• Establishment of the ProPa (Protection in the Pacific) Network, an inter-governmental body that promotes gender equality and protection issues relating to climate change and disasters. Read more (*link to ProPa brochure)
What are the results?

PRRP, through the Ministries of Women and Social Welfare, has helped countries to incorporate GSI into development at national and sub-national levels. Examples include the incorporation of GSI into risk screening tools and project proposals at the subnational levels in Fiji; ensuring gender disaggregated data informs community profiling within the subnational guidelines in Vanuatu; and securing women’s participation in community development planning and agricultural ‘knowledge hubs’ in Vanuatu (Tanna). Acting collectively the countries evolved from connecting informally to a substantive and influential network, the ProPa network, and this has made some significant achievements since its inception. Key results achieved through the ProPa network include:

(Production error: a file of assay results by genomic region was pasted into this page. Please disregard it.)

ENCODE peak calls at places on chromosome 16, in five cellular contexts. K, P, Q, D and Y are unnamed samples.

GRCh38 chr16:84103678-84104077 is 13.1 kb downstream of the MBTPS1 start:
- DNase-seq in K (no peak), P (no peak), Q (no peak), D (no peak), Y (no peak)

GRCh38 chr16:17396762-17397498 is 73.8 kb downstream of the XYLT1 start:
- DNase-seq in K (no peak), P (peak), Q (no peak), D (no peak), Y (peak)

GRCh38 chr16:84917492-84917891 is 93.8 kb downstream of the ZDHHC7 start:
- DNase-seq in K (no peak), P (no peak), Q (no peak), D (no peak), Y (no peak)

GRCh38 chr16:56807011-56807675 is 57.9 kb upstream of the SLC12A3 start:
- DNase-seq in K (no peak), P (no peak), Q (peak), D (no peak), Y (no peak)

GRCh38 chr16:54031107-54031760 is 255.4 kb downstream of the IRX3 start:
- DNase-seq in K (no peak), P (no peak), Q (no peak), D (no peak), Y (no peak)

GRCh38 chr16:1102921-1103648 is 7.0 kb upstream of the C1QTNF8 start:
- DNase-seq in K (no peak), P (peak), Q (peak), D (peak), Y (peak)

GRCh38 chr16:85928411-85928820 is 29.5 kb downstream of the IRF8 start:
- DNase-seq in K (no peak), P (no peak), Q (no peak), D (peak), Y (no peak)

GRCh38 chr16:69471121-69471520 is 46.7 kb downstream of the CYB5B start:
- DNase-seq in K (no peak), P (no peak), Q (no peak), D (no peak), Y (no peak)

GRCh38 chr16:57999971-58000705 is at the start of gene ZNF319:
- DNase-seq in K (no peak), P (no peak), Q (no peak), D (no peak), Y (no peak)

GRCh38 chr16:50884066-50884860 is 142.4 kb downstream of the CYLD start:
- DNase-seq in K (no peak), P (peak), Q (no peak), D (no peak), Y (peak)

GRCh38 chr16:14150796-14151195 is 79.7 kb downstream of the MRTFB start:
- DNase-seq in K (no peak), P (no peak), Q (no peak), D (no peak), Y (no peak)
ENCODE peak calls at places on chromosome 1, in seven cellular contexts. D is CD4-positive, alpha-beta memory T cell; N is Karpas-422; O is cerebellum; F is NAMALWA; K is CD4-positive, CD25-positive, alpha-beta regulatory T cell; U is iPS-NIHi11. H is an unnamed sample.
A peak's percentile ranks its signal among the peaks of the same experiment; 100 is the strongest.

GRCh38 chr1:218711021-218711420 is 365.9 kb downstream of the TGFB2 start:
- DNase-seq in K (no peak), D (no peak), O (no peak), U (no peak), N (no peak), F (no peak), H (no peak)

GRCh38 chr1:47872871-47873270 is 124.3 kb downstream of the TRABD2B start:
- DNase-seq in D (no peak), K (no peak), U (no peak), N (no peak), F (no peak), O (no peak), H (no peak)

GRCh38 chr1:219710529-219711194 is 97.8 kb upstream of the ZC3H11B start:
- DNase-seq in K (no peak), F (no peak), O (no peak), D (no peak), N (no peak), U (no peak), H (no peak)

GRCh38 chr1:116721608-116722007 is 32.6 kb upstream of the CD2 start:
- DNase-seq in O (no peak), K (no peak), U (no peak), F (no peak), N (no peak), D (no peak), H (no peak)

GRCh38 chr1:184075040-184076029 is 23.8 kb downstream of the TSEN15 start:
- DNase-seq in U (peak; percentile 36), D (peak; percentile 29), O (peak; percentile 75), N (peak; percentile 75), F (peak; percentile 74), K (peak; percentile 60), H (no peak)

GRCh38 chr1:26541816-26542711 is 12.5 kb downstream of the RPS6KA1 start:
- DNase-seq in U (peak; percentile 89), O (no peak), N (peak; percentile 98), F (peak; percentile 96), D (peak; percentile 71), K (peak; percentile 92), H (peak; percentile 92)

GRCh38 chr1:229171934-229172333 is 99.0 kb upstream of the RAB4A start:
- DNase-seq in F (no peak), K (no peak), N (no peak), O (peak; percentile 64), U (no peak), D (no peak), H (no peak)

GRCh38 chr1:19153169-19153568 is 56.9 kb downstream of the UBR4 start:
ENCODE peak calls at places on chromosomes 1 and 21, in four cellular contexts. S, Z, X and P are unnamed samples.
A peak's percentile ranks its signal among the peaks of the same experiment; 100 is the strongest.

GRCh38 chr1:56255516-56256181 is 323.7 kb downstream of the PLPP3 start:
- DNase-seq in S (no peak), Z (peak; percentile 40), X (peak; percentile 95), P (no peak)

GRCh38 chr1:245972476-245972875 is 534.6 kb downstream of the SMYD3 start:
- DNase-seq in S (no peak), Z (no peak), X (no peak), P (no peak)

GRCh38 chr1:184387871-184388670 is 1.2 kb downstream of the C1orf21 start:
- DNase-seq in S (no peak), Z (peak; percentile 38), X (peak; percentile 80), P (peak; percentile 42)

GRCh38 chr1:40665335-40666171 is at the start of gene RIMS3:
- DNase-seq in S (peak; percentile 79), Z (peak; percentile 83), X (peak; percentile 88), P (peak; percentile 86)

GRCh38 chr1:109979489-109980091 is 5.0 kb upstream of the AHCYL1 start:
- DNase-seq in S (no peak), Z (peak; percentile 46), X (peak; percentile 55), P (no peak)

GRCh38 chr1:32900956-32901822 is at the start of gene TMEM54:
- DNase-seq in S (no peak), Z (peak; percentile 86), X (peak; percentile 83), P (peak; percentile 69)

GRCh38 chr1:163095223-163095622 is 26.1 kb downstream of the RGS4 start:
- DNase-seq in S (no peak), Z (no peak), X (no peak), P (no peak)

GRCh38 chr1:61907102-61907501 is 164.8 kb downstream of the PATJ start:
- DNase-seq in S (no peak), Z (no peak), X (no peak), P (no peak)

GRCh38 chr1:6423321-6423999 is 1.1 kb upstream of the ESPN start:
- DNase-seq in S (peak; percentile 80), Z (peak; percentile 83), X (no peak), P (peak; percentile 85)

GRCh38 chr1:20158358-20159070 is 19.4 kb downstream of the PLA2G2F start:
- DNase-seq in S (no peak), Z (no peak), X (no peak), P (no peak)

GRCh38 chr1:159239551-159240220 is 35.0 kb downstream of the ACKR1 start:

• International: significant advocacy on gender sensitive risk informed development, as a result of representation and contributions at forums (such as COP22, Sendai-gender conference, WHS, Pacific Resilience Week).
  • Regional: ProPa was able to integrate core principles of protection and gender and social inclusion within the regional Framework for Resilient Development in the Pacific (FRDP).
  • National: ProPa members have also been instrumental in assisting the gender and protection clusters to ensure that these are operational beyond responding disasters but also supporting the centrality of gender and protection for development.